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The Mystery of Art Valuations


L: Ca-D'Oro (1964) R: Spike (1964) both by John Chamberlain
Photo: Sotheby's, Christie's Images Ltd via The New York Times

Take a look at these two 1964 sculptures by John Chamberlain. The one to the left, titled Ca-D'Oro is valued at between $1.8 million to 2.2 million by Sotheby's whereas the one to the right, titled Spike, is valued by Christie's at between $900,000 to $1.2 million.

They look the same, made by the same artist in the same year. So why the price difference? Carol Vogel wrote an article for The New York Times about the pricey world of art:

Both of these colorful crushed metal sculptures are from the artist’s prime period, when he used everyday objects, like abandoned car parts. He often sprayed as many as 100 coats of lacquer on the steel to achieve the surface he desired.

Estate property is generally more reasonably priced, and Christie’s has given the Lawrence heirs a guarantee. That means the auction house rather than the estate can set the prices. The one at Sotheby’s seems to have been estimated at the whim of an auction house expert — or possibly a hungry seller.

Link - via Book of Joe

Better question: why is it worth so dang much in the first place?


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Newest 5 Comments

To Kat and Open To Doubt, I fully 100% agree. I'm an art student myself and HATE hearing people that know next to nothing about the art world bashing my art. I put a lot of time, money, and love into my work, even if no one will understand it. That's the point of art - to evoke emotions and questions. And I especially hate when people talk about art work like "Oh yeah, that artist just slapped some paint down on a canvas and called it a day." That is just proof they really don't understand the process of creating art. There is a huge thought process and much time put into a piece, and generally there is a meaning behind them. If you can understand the meaning you will probably understand the piece more. But when you know how it was made, then you can truly appreciate it. Oh and another thing, no, your 9 year-old kid cannot reproduce REAL art.
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if artists are phony, then i'm proud to call myself a phony. there are 2 things people tend to forget

1) often, not just "artists" make art...
if artists are phony, and we get away with selling work for outrageous sums i can only assume this:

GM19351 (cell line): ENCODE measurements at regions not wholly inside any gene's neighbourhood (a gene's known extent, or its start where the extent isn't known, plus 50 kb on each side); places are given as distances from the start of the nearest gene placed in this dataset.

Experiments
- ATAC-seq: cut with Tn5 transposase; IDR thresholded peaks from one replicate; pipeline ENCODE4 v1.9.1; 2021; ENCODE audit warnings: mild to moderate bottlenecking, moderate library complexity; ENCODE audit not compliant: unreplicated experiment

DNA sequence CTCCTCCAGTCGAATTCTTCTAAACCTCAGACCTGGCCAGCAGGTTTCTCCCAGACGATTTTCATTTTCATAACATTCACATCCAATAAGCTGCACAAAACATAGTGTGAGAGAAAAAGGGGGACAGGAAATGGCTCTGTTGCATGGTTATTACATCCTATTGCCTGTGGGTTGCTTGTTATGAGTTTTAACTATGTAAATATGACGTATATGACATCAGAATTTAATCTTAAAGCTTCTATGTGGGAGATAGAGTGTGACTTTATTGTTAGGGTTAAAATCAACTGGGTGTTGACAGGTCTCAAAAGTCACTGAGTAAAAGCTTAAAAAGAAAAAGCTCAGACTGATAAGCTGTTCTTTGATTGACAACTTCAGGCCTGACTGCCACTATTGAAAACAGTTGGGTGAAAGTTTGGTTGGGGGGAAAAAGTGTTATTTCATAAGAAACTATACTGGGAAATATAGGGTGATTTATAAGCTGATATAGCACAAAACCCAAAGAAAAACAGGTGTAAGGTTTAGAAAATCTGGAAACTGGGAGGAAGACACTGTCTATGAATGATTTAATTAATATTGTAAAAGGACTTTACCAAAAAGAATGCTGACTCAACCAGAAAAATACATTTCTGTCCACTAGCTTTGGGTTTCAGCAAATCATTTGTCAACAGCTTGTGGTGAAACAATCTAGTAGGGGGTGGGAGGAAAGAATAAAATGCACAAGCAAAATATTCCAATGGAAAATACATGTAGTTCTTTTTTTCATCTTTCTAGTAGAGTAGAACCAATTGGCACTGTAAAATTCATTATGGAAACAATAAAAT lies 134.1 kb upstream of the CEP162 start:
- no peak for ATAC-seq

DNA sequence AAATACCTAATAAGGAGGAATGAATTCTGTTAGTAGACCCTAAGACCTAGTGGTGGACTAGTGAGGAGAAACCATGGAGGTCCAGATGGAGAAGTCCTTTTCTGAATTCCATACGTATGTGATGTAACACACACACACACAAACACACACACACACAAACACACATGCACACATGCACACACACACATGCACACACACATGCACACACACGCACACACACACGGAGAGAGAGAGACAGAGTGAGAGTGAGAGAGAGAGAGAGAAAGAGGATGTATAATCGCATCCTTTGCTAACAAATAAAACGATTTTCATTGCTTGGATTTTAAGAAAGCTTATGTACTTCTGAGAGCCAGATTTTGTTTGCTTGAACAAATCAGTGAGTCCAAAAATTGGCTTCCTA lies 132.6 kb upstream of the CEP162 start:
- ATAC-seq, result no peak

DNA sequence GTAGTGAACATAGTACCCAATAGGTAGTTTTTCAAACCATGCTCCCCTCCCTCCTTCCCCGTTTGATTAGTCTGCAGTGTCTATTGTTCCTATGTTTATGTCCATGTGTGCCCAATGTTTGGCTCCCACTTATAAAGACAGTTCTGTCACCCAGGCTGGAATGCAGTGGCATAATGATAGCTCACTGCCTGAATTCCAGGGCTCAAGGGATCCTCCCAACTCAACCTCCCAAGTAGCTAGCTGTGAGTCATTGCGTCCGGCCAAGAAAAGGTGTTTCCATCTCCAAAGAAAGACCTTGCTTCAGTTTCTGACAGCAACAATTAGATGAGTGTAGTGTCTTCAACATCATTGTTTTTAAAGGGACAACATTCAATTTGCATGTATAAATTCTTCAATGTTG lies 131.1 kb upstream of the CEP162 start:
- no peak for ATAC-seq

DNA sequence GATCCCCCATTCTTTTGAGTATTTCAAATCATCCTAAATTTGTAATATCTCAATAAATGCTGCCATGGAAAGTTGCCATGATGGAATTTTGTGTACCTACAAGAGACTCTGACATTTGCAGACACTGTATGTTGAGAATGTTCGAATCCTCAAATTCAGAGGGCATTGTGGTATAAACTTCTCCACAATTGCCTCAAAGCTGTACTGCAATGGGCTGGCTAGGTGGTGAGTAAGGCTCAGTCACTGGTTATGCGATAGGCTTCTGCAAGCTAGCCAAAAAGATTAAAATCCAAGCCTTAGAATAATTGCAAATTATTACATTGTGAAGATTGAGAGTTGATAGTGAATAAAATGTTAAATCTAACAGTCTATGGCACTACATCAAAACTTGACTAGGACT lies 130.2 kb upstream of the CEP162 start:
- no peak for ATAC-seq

-your house is ugly
-your car is hideous
-if you have tattoos, those are unfathomable pieces of crap
-your furniture is hideous
there are so many other examples. hell, if you have a lawn then it is ugly. landscaping, architecture, design, body art, all of these are pieces of crap because artists are phony.

2) yes, buying art can be expensive but you also have to factor in: supplies (which believe me are not cheap) the man hours put into it, the concept of the idea, the cost for electricity/gas (such as in ceramics or glass blowing), the cost of equipment, etc. there have been many times in my life where i've lived off of peanut butter sandwiches and water in order to save money for more supplies. and if no one bought one of those pieces, my pride wasn't hurt... just my checkbook. most people that wish to become artists, never make that money back.

everyone is an artists in their own right... of course, no one can understand all the different nuances of them... for example, arranging flowers or landscaping. i honestly don't understand the difference in the flowers or grass etc... but that doesn't mean i can't appreciate that someone put their time and money into that project. i respect them for wanting to make the world more beautiful.

so please, don't judge artists. i get tired of people assuming that since i'm an artist, i'm some sort of dirty worthless hippie who just can't hold down a job. i go to school full time, i work, i pay my bills, i don't do drugs. this is just how i wish to spend my life.

if you don't like something, we'll listen to your criticism. but make sure its more than just "thats ugly/crap" or "my kid could do it". EXPLAIN why you don't like it. we're living our lives as we dreamed. and please don't repress your child's artistic talents.
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Reminds of the episode from the Simpsons where Homer becomes an "arteest" when he uses his anger to beat the BBQ set he tries to build into submission.
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